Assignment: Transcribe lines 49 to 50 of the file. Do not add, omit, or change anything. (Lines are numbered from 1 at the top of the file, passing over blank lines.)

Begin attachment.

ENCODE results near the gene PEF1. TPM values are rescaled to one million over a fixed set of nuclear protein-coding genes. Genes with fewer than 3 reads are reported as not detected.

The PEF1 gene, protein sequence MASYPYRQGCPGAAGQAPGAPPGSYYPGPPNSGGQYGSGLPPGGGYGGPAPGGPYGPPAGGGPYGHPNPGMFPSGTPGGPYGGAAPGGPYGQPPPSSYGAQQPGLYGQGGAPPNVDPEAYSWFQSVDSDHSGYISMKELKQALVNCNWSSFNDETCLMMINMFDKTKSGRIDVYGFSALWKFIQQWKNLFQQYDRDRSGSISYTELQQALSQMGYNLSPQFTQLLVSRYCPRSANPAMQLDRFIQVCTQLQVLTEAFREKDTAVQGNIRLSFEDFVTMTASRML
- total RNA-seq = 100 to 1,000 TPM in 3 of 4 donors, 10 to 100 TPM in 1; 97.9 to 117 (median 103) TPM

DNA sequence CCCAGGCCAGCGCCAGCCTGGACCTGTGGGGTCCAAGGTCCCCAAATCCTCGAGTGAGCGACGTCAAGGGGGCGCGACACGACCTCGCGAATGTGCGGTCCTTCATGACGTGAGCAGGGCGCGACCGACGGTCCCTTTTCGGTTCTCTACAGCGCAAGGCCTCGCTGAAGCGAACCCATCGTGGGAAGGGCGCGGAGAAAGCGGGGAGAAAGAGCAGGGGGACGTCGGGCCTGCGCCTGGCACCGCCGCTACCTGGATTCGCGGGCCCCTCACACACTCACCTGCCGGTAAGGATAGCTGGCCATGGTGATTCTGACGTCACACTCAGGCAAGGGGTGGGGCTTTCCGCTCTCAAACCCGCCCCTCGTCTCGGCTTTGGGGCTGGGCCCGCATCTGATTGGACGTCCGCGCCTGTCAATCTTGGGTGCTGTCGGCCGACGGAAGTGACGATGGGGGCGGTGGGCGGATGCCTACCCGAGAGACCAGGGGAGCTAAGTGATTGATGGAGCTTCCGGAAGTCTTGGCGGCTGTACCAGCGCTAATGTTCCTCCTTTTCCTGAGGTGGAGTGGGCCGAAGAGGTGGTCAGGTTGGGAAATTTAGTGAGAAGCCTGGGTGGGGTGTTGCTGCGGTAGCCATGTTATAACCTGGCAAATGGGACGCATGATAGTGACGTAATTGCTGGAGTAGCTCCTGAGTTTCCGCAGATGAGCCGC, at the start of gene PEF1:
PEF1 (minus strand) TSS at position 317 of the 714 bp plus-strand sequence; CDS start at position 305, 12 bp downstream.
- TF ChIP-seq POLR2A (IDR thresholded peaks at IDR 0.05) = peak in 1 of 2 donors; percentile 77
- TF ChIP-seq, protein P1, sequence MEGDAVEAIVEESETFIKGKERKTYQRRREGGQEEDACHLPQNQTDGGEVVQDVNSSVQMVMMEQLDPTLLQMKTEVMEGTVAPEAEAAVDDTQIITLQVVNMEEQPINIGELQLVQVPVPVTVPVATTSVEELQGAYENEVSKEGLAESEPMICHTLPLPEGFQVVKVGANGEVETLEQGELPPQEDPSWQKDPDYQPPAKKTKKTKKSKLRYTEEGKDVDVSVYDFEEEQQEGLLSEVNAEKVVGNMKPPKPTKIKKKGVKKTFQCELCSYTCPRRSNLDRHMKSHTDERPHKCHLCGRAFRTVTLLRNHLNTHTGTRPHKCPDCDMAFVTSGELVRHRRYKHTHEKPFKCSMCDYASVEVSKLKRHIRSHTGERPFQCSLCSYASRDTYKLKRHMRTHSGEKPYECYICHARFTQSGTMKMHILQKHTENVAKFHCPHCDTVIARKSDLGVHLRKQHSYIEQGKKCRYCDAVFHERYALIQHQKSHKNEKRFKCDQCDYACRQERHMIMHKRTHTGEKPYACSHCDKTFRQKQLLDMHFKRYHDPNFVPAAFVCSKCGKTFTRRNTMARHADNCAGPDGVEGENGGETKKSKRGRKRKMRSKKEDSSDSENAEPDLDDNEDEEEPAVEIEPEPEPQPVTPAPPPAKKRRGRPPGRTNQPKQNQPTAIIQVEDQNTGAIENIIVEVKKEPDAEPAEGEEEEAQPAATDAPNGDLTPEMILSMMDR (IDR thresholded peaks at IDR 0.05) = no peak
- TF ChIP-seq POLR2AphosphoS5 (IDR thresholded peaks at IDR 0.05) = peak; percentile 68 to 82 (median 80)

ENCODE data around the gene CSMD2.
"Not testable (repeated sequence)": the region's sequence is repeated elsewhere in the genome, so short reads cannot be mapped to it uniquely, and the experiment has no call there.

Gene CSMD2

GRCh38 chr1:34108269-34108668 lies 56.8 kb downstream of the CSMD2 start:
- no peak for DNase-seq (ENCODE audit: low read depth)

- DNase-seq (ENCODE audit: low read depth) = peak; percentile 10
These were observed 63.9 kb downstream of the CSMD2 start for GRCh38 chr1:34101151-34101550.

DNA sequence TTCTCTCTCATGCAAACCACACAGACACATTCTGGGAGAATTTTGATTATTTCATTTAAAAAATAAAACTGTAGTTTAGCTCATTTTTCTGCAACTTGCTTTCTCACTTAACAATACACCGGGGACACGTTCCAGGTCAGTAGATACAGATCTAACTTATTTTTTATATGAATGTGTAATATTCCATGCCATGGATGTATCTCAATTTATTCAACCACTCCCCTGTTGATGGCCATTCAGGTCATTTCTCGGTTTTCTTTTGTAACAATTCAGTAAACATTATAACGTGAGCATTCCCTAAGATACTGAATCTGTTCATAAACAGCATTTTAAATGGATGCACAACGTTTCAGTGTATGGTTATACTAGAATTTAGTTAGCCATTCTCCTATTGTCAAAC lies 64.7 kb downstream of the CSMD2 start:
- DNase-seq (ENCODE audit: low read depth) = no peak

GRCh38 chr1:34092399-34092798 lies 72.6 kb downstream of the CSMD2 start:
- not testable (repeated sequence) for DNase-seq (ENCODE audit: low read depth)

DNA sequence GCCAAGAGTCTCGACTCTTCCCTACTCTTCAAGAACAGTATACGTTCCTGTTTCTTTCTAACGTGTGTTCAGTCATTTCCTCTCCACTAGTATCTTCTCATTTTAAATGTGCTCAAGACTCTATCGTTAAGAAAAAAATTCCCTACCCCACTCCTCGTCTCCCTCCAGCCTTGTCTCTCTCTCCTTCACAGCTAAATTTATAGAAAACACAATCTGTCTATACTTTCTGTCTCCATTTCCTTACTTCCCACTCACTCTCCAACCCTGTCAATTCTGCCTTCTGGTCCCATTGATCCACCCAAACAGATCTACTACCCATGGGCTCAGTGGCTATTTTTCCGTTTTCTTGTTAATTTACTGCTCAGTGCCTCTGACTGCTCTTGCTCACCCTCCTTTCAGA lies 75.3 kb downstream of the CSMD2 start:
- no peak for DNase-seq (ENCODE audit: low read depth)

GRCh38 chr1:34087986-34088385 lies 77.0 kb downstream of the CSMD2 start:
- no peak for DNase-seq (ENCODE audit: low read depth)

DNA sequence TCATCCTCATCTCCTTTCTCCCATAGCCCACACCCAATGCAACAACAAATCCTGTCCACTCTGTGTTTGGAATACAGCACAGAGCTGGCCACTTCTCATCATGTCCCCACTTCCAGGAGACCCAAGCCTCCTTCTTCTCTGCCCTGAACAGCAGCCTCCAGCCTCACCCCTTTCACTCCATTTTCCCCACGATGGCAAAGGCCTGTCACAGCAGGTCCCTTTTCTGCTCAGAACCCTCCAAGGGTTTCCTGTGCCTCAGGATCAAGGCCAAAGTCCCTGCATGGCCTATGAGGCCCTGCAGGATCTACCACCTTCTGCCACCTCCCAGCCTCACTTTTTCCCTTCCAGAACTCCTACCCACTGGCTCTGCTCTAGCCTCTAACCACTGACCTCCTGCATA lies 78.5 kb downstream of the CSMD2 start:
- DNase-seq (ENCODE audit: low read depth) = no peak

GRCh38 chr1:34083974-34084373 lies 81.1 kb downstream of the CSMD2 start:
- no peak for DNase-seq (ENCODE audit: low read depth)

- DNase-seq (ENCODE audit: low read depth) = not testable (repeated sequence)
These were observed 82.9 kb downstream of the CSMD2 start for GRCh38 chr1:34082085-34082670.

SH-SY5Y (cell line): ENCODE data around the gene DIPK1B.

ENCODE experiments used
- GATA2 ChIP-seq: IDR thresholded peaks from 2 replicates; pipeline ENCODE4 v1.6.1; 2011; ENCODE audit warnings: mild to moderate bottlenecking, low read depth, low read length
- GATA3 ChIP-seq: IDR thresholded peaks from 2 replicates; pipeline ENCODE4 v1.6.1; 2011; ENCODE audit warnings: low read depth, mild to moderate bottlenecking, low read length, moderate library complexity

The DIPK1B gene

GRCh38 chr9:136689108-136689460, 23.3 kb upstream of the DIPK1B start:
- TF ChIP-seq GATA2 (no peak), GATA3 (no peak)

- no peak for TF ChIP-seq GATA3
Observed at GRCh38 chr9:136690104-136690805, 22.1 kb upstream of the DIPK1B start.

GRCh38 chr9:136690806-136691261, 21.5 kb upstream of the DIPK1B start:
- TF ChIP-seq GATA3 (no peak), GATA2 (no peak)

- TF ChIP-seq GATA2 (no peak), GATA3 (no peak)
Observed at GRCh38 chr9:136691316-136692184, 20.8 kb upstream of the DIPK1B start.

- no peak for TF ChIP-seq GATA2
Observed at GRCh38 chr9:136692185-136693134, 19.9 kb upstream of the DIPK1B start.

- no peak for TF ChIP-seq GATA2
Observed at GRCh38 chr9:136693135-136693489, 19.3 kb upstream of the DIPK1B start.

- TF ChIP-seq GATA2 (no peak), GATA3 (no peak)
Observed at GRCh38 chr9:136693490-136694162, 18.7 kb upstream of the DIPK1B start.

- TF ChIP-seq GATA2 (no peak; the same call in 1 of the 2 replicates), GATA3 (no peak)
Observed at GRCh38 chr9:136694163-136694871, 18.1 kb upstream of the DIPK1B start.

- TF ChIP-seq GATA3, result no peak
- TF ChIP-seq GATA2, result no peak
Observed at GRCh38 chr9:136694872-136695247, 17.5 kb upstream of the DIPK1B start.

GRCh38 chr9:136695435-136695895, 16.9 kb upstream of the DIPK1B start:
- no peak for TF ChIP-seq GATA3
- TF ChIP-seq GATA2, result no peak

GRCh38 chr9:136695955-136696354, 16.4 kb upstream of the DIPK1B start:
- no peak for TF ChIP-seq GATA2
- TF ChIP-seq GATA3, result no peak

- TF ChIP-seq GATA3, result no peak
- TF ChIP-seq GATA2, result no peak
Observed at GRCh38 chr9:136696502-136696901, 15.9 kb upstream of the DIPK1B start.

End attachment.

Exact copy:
- TF ChIP-seq GATA2 (no peak; the same call in 1 of the 2 replicates), GATA3 (no peak)
Observed at GRCh38 chr9:136694163-136694871, 18.1 kb upstream of the DIPK1B start.